Cold Goose


Posted On Apr 7 2008 by

I’m in Minnesota this week for CNI.  Though I proudly wear the “OCLC” label  now, I’m actually here representing LITA as part of my vice presidential stint.  OCLC is ably represented by my  friends and colleagues–Marilee Proffitt, Mindy  Pozenel, Constance Malpas, and Jim Michalko.

After a (finally) warm weekend in  Columbus, I arrived to a snowy  morning in Minneapolis. Someone told  me that you can tell it’s spring in  Minnesota when the smaller lakes  begin to thaw. It reminded me of an image that I encountered when I first got to  OCLC. Outside my window is one of the large ponds that dot the OCLC campus in Dublin. Slightly frozen,  I saw several members of Dublin’s rather robust goose population crossing the thin ice covering the pond.  Mind you, it wasn’t quite comical–it was actually done with as much grace as a  goose can muster in such an  exercise.  (I’ve actually encountered  a scared goose–a long story involving  college, alcohol, and the near  imprisonment of my college roommate–I was but an  innocent bystander).

Geese walking on a frozen pond
Image care of eniko at wunderground.com

It dawned  on me that these geese were not afraid because if the ice breaks, they can swim; and if the water is too cold, they can  fly.  Well, the metaphor for librarianship  is almost too easy here. I would  argue that sometimes fear of the cold water makes people forget  they can fly.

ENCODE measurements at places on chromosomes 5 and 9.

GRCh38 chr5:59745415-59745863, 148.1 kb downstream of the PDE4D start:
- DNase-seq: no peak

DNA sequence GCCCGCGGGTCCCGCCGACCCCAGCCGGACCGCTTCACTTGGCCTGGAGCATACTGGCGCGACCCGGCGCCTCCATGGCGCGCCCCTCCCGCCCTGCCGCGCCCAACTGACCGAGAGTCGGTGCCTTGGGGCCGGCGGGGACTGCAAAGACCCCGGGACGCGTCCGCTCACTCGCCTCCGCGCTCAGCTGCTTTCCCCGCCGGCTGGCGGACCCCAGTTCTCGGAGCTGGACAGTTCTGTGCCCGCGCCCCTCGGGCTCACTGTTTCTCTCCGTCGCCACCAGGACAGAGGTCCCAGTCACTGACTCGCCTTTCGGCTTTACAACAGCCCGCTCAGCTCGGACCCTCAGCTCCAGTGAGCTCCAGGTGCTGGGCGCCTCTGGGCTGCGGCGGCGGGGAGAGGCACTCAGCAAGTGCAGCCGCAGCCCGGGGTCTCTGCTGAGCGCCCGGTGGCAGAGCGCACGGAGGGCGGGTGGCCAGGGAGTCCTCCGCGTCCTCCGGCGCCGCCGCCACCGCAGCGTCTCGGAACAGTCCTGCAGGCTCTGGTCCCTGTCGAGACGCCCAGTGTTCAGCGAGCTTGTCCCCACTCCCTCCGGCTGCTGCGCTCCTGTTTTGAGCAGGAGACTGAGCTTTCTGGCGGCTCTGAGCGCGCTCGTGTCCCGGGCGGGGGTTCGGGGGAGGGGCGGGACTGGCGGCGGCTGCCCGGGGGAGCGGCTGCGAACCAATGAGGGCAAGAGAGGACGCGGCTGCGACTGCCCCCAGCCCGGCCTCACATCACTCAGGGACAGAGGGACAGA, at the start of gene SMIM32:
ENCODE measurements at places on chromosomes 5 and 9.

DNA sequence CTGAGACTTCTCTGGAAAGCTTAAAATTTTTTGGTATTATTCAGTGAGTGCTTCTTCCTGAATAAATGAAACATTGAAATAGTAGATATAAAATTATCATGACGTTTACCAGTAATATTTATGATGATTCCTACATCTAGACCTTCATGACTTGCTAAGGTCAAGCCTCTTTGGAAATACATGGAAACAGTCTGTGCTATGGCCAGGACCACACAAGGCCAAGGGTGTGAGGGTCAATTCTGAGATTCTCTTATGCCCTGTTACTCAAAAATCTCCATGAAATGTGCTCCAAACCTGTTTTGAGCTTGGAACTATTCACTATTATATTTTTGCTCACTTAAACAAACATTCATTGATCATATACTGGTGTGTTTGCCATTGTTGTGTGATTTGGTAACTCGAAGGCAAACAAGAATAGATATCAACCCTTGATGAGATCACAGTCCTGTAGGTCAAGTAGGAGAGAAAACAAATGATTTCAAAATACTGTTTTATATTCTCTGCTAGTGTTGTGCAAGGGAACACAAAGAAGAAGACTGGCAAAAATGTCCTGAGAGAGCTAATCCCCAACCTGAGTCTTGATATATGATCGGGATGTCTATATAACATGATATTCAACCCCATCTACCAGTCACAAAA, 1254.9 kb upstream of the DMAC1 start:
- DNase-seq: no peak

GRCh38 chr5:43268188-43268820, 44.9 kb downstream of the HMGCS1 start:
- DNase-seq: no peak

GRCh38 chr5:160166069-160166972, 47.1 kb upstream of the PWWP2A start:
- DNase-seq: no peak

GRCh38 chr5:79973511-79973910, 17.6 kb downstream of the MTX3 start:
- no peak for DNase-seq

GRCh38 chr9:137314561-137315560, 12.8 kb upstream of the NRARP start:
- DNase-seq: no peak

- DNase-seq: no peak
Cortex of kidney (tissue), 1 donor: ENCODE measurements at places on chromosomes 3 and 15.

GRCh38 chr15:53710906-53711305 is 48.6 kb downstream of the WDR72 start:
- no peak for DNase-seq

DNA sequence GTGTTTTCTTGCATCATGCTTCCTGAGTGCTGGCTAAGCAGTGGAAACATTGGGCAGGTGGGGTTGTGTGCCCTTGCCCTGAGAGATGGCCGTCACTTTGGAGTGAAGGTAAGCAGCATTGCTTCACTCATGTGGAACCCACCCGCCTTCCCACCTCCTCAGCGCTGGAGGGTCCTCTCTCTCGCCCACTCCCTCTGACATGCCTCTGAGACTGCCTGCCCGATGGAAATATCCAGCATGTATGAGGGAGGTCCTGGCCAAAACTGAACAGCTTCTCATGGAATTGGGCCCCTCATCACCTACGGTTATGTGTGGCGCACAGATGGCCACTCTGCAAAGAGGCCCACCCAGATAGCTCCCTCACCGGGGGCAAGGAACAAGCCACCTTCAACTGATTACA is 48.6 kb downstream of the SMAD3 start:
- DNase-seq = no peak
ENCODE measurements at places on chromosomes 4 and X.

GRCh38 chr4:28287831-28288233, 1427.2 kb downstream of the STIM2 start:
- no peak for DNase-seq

Back to CNI…in the opening plenary, Daniel Atkins, recipient of the  Paul Evan Peters Award, noted that  he viewed tenure as an obligation to take chances–an interesting, if not somewhat rare belief.   But he  also noticed (comically) that it took  20 years for the overhead projector to make it from the bowling alley  to the classroom.

What chances are libraries going  to take in the next five years?  Will it be migrating away from a telnet-based ILS module to a ten-year-old windows or web client?  Will it be using open source applications?  Is that  the thinnest ice on which we  are willing to venture?

I say take some chances. Don’t worry if the ice breaks–you can always  swim. Don’t worry if the  water’s cold–maybe you can fly.

Last Updated on: July 15th, 2016 at 7:38 pm, by Andrew K. Pace


Written by Andrew K. Pace


One response to “Cold Goose

  1. Fun with typos. Thank you to my wife, Sharon, for asking, “What do you mean by ’20 yews for the overhead operator’?

    I actually hand-wrote this post with my tablet PC while pretending to take notes in a session at CNI (the tablet would take off if PC makers used this feature in their advertising…I can tell when you’re emailing and IMing on a laptop, but when you’re using a pen and writing, no one knows what you’re up to).

    Microsoft, try as it might, does occasionally do some funny things, like turn ‘year’ into ‘yews’…that’s a lot of trees to make an overhead ‘operator’ or ‘projector’.

    I won’t blame Microsoft…when I was writing for ALA, I had an editor. I have a great deal of respect for editors (my father was one, too). I took for granted how non-misspellings can still radically change the meaning of a sentence.

    I promise now to let it happen again.
    I mean…
    I promise not to let it happen again.

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